Jughead's Basement Podcast

Sunday, March 11, 2018



One of my favorite memories of the integrity Ben Weasel and I forged early on with Screeching Weasel was when we were invited to meet with the duo that ran the ill fated label, Walk Thru Fire Records. They were one of the few labels in Chicago that had any kind of exposure that was interested in putting out our type of music. When we showed up, they sat us down in their office, and began a sales pitch which cemented our distain for them. One of the guys was sitting behind the desk and he said, “You two are sitting here because we heard about your band from quite a few important people around the city.” (Which made us realize they hadn’t even listened to the record themselves.) The second guy walked in right then, as if on cue and said, “You guys got the buzz.” (Yes, he actually said that.) He held up our Self Titled first record that we self released with the help of Russ Forster. He then continued, “But this record cover has got to go.” Then the first guy chimed back in with. “It’s a small matter and one we think you should consider. We would like to buy the rights to re-release this record, and put you under contract for three more records. We are willing to offer you Professional Distribution." Then the second guy wrapped up the sales pitch by saying, "You should probably take this deal. It's the smart thing to do. So what do you think?” We instantly did not like these guys at all. No one was going to tell us what we "had" to do, or even "should" do. It was an OK cover for a punk album of the time, but we weren’t in love with it. My artist friend, Paul Russel, who drew the cover, would later create much better art for Screeching Weasel. But this artistic request and much of the other things they said that day just did not sit well with us. We were a young band, barely known by anybody, but we decided we would rather fade into obscurity than sign with these two assholes. Why should we trust two guys that we both instinctively hated? Many of the other Chicago bands had made the mistake of signing a contract with them and they eventually all lost their pants. But we didn’t sign, and we kept our pants. We actually got a big chuckle out of the whole incident, and walked out of their office secure in our decision, even though we didn't know what the future would hold.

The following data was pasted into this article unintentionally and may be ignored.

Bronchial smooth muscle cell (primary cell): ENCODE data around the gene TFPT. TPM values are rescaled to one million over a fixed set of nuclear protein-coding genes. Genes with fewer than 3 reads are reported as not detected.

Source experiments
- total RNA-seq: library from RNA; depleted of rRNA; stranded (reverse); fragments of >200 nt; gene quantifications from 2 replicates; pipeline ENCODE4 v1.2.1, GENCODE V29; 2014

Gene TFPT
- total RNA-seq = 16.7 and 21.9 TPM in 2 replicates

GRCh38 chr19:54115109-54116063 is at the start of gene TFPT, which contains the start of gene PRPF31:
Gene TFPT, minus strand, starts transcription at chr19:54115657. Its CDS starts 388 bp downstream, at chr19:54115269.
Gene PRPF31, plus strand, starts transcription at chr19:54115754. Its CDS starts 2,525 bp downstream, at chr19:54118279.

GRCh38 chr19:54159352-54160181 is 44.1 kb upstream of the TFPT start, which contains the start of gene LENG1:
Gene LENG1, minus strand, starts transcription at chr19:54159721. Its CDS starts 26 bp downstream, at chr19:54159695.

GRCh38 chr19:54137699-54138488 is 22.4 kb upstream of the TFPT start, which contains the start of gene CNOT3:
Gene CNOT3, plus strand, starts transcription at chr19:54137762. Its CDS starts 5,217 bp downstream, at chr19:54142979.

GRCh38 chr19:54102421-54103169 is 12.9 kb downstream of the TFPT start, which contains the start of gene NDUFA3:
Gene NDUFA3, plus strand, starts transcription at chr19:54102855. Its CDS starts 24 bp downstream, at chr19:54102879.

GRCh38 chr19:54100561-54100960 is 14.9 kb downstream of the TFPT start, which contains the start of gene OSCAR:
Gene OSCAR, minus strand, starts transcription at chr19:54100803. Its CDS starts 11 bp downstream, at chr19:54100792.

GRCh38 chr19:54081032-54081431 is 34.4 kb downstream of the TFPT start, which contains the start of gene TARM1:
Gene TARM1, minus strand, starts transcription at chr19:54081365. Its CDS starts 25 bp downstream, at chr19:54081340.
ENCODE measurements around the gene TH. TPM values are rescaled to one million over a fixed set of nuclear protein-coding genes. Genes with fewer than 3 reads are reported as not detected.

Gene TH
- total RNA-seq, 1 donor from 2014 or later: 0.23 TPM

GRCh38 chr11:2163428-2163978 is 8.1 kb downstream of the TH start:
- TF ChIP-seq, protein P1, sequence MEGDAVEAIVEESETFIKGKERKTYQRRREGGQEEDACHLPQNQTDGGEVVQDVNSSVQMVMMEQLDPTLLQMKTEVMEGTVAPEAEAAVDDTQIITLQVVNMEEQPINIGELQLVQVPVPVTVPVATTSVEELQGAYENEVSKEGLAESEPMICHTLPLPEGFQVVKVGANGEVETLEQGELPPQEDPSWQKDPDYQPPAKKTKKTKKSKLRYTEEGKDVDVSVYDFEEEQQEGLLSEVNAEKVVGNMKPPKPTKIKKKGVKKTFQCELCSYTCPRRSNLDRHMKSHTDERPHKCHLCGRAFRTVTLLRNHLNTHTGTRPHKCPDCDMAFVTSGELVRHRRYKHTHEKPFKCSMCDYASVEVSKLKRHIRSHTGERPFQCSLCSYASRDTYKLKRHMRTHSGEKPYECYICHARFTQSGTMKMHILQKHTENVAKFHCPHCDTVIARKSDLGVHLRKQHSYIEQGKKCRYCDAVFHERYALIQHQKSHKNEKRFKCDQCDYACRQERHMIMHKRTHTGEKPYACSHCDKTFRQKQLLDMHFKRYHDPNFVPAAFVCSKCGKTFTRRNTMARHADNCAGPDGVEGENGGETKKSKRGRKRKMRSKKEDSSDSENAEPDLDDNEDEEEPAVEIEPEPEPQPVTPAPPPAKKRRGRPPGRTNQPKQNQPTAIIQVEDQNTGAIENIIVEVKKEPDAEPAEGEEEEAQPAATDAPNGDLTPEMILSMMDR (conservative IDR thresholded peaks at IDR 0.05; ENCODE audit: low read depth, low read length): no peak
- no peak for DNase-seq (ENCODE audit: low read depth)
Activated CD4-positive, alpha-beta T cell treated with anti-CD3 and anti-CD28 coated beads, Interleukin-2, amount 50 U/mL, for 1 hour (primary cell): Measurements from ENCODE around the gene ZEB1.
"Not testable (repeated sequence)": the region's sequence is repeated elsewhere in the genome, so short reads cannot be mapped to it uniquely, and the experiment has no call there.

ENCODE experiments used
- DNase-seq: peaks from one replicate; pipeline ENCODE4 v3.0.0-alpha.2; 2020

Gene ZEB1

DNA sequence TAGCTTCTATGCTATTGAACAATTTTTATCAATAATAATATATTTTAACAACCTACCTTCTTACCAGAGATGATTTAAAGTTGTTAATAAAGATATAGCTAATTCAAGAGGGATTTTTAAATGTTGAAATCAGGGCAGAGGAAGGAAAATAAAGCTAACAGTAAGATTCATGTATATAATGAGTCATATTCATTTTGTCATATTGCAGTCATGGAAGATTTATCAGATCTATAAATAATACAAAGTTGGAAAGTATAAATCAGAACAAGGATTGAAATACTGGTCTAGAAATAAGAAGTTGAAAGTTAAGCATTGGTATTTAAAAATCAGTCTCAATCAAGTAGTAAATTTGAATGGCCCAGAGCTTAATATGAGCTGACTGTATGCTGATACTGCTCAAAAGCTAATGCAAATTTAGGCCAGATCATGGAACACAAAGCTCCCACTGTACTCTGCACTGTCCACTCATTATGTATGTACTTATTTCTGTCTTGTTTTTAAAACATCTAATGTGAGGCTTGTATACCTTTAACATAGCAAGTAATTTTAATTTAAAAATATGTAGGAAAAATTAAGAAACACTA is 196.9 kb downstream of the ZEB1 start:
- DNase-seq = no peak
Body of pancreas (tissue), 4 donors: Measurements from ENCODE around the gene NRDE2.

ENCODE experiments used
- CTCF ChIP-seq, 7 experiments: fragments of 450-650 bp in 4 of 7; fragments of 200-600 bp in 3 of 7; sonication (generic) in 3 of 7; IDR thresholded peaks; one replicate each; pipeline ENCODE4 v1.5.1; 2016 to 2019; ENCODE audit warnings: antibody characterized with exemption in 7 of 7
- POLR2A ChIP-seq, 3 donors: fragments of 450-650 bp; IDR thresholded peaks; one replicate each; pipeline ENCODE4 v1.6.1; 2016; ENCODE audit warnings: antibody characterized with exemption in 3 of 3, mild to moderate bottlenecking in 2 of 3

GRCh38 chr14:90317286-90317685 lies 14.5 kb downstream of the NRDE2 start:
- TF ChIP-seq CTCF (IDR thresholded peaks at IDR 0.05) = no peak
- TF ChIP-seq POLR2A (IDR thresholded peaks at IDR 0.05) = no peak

Later that week I played Ben some music I had written and taped on a cassette player with my Dr. Rhythms Drum Machine, a guitar and a bass. He put words to the music, exactly as I had written it, and he called the song “Professional Distribution," based on our experience from that memorable day. We later recorded it with the band for our second album Boogada Boogada Boogada. It is far from a great song, but it holds some important ideas for me about how crucial it is to forge your own identity, to not fall for any form of peer pressure, and to see through the nonsense of offers of an elusive success from assholes who were put on the earth to rip off other people who actually possess creative talents. In a crowd of fellow punk bands who were signing their lives away, we did not. Ben and I worked about 5 jobs between the two of us and raised the money to record this second record on our own. We then joined forces with a man named Dave Best to create a label to put the record out. The record is still our biggest seller to this very day. And this record also introduced the world to Paul's Weasel Logo, now tattooed on hundreds upon hundreds of punk bodies. The first release of this record, Boogada Boogada Boogada, was on our label, Roadkill Records released in 1988. 30 years ago this year.

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